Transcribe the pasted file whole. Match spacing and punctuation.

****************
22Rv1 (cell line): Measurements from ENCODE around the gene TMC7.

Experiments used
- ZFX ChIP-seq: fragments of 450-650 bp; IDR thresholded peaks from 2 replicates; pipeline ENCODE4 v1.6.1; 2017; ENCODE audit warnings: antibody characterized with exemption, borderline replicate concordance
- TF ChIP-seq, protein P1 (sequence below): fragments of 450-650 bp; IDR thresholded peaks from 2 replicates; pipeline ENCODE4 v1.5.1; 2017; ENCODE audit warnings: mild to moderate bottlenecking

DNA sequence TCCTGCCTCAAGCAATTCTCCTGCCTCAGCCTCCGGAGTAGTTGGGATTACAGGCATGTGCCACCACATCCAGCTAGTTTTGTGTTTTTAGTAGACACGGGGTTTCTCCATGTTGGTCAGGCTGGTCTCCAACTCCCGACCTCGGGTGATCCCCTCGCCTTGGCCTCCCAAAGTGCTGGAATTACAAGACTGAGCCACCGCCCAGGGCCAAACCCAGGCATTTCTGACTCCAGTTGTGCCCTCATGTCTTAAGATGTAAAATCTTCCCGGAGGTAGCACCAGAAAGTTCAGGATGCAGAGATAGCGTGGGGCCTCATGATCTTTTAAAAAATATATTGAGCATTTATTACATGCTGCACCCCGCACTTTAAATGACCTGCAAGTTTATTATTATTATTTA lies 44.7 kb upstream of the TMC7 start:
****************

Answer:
22Rv1 (cell line): Measurements from ENCODE around the gene TMC7.

Experiments used
- ZFX ChIP-seq: fragments of 450-650 bp; IDR thresholded peaks from 2 replicates; pipeline ENCODE4 v1.6.1; 2017; ENCODE audit warnings: antibody characterized with exemption, borderline replicate concordance
- TF ChIP-seq, protein P1 (sequence below): fragments of 450-650 bp; IDR thresholded peaks from 2 replicates; pipeline ENCODE4 v1.5.1; 2017; ENCODE audit warnings: mild to moderate bottlenecking

DNA sequence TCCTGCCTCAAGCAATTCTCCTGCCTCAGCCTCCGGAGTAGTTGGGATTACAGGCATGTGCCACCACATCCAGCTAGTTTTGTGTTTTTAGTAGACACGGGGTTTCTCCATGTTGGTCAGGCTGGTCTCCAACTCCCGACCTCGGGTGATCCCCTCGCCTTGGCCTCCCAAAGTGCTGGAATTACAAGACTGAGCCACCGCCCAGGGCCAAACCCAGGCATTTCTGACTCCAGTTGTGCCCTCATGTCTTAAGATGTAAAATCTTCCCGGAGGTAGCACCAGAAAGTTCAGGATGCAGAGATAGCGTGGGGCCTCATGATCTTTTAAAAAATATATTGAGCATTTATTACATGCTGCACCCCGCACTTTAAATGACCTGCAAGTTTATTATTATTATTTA lies 44.7 kb upstream of the TMC7 start: